Creating an HA cluster using Kubespray and understanding how the control plane’s components behave

Luc Juggery
Aug 12 · 7 min read

There are several tools out there to set up a Kubernetes Cluster. The options include, but aren’t limited to:

  • kubeadm: can be used to deploy a single master or an HA cluster
  • Kubespray: based on the Ansible playbook and uses kubeadm behind the scenes to deploy single or multi masters clusters
  • eksctl: dedicated to deploying a cluster on AWS infrastructure
  • Rancher: provides a great web UI to manage several clusters from one location
  • … and the list goes on

In this piece, we will see how to set up an HA cluster using Kubespray.

Set Up the Dependencies

We start by cloning the Kubespray repository. It contains all the Ansible playbooks needed to set up a cluster.

$ git clone

We then install the dependencies with Python’s pip:

$ cd kubespray$ pip3 install -r requirements.txt

During this process, the following pieces are installed:

$ cat requirements.txt

Provisioning the Infrastructure

In this example, we are using three nodes created on DigitalOcean. Each node has the following properties:

  • Standard type (ideal for dev/test environments)
  • Ubuntu Server 18.04
  • 4 GB / 2 CPUs
  • Located in the London datacenter
  • Configured with a predefined ssh key (used later on to automate ssh connection from the Ansible playbooks)

Cluster Configuration

When working with Kubespray, it is first advised to copy the default sample configuration from inventory/sample:

$ cp -rfp inventory/sample inventory/mycluster

Then, we can customize the Ansible variables within the following files:

  • inventory/mycluster/group_vars/all/all.yml
  • inventory/mycluster/group_vars/k8s-cluster/k8s-cluster.yml

In the current example, it’s totally fine to use the default values.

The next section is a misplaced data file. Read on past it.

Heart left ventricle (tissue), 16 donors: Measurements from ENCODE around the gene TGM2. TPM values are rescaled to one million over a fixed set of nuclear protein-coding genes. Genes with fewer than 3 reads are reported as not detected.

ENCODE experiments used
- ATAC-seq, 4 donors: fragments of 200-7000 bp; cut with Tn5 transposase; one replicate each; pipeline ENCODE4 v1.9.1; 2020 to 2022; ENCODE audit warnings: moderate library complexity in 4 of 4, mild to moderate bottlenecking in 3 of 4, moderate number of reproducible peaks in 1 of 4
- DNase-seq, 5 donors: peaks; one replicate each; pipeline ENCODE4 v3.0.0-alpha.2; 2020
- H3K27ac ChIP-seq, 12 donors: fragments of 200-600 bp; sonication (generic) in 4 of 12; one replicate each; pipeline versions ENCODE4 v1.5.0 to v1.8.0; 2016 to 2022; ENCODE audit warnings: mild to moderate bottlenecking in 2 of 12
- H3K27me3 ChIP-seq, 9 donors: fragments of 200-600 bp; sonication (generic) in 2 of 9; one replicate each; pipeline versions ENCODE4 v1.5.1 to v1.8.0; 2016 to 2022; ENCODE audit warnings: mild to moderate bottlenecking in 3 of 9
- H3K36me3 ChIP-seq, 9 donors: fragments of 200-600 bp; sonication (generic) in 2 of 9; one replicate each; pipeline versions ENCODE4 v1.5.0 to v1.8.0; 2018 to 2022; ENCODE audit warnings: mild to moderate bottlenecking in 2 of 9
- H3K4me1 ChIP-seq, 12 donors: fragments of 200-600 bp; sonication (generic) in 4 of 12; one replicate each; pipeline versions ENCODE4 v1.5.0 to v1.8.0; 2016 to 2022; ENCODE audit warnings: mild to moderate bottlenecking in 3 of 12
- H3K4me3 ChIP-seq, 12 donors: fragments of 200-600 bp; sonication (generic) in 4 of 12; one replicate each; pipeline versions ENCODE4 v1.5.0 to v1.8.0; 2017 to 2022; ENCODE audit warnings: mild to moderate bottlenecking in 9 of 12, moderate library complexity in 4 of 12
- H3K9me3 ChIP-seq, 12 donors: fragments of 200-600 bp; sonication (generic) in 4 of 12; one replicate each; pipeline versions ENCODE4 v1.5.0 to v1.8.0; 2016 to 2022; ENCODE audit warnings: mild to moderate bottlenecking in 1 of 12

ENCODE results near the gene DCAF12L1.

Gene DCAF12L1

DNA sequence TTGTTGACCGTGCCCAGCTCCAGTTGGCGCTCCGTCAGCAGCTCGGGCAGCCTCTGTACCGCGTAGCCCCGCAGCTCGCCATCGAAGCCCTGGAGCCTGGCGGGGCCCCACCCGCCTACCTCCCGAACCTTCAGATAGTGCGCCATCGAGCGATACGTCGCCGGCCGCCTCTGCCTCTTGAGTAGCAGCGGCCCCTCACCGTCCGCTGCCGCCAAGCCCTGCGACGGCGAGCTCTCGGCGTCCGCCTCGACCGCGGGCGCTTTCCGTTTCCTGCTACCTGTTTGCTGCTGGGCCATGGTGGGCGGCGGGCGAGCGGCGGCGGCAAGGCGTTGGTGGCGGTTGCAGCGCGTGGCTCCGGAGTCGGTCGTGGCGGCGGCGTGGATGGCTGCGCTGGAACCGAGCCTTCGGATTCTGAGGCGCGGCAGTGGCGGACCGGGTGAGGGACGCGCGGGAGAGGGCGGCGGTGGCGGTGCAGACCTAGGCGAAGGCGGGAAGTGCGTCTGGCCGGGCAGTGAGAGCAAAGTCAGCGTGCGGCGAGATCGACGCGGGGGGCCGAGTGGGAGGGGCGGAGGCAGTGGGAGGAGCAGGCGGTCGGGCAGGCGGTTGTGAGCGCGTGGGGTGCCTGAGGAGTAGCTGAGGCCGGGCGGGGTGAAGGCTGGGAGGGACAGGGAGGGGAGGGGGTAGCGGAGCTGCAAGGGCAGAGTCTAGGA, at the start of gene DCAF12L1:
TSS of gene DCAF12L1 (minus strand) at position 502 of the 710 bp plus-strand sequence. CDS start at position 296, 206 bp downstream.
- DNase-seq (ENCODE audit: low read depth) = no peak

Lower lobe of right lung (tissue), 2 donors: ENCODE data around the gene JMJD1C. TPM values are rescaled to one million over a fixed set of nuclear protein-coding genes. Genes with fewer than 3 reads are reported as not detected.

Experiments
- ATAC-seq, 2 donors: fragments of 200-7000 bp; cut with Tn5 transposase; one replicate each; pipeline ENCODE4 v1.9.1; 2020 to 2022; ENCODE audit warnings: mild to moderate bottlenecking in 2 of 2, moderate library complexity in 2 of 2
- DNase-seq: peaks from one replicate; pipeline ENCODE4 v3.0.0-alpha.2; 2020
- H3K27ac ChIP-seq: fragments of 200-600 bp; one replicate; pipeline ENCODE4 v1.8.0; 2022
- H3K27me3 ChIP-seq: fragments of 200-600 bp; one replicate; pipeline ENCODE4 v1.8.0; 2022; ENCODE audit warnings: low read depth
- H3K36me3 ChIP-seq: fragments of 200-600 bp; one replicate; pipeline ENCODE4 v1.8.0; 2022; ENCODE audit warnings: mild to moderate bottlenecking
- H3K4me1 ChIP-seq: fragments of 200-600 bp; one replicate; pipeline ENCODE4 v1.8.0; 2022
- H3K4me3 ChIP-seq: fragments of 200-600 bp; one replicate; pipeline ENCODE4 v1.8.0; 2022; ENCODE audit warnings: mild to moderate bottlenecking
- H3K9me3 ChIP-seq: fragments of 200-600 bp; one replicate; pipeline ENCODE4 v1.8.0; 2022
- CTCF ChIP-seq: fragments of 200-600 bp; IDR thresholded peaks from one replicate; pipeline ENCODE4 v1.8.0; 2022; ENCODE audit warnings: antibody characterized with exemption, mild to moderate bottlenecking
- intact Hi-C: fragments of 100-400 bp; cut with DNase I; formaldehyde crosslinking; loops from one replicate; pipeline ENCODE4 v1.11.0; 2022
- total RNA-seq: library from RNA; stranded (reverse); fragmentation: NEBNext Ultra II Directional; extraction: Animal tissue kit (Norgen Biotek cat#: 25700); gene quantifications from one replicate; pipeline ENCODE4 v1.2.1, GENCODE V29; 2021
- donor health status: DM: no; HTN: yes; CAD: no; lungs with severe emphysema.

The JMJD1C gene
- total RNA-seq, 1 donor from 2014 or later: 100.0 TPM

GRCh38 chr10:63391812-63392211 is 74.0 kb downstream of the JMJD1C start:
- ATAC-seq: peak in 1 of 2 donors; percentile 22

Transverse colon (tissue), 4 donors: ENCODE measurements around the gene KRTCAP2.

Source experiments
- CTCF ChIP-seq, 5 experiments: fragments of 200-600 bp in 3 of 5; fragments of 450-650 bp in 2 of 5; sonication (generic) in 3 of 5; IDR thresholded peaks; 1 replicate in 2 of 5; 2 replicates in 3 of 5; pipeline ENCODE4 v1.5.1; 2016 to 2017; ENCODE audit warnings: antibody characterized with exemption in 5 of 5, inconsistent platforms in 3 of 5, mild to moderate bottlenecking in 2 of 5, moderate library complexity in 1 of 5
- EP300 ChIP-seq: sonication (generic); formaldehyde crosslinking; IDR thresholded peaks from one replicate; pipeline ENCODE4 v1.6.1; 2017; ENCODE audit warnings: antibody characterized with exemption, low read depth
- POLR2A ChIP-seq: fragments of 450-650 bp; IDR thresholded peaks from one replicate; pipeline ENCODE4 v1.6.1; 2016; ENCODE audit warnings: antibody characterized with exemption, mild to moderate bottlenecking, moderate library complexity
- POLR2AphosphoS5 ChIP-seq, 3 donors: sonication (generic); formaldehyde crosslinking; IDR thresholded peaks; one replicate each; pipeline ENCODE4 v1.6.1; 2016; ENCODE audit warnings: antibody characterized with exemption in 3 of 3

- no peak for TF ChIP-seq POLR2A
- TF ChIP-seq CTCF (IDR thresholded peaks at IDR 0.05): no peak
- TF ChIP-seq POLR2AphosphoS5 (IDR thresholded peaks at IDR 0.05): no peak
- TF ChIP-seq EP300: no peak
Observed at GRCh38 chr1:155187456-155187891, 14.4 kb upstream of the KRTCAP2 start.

Inventory file

Kubespray has a helper script to create an inventory from a list of IP addresses. The following commands set the IPs of our three nodes and create an inventory in yaml :

$ declare -a IPS=($ CONFIG_FILE=inventory/mycluster/hosts.yml python3 contrib/inventory_builder/ ${IPS[@]}

The generated inventory file is the following:

hosts: {}

If you prefer playing with inventory files in an INI-like format (as I do), you can easily reformat the content and save it as an hosts.ini file:

node1 ansible_host=
node2 ansible_host=
node3 ansible_host=

Several important things to note here :

  • The three nodes are defined in the [all] section
  • The [master] section contains node1 and node2 ensuring the administrative processes (API Server, scheduler, controller manager) run on each master
  • The [etcd] section contains the three nodes, meaning an instance of etcd will run on each one of them (minimum required to have an HA etcd cluster)
  • The [kube-node] section contains node2 and node3 so user’s workload can be scheduled on those nodes. The NoExecute taint that is set by default on each master node will not be set on node2. This taint is used to prevent user workload from being scheduled on a node
  • No host is defined under the calico-rr key in the yaml inventory, so we do not specify any section here

This inventory defines a cluster with a stack etcd topology. This means the etcd instances run on the master nodes.

etcd cluster deployed on the master nodes (source: Kubernetes documentation)

Note: we could provisioned more VMs and dedicate 3 of them to run the etcd cluster so its external to Kubernetes. This will insure more security / resiliency of the cluster but comes at the cost of additional hardware.

Building the cluster

Once everything is in place, we can run the Ansible playbook to build the cluster. The following command executes the action specified in the cluster.yml file:

$ ansible-playbook -i hosts.ini -u root -b --key-file=~/.ssh/do-key.pem cluster.yml

It only requires a couple of minutes for the cluster to be ready. Once it’s up and running, we can get a kube config file from the /etc/kubernetes/admin.conf location on a master. We can configure the kubectl client to use it through the KUBECONFIG environment variable :

$ scp root@MASTER_X_IP:/etc/kubernetes/admin.conf kubespray-do.conf$ export KUBECONFIG=$PWD/kubespray-do.conf

We can then get the list of nodes :

$ kubectl get nodes
node1 Ready master 29m v1.15.2
node2 Ready master 28m v1.15.2
node3 Ready <none> 27m v1.15.2

A closer look at the Control Plane

Let’s list all the Pods running on the cluster. As we didn’t run any workload, all the Pods belong to the kube-system namespace, they are dedicated to administrative tasks.

$ kubectl get pods -n kube-system
calico-kube-controllers-64c..-dtnzv 1/1 Running 0 27m
calico-node-j62dh 1/1 Running 1 28m
calico-node-jtfml 1/1 Running 1 28m
calico-node-qh8rw 1/1 Running 1 28m
coredns-74c9d4d795-cp274 1/1 Running 0 27m
coredns-74c9d4d795-hrnqd 1/1 Running 0 27m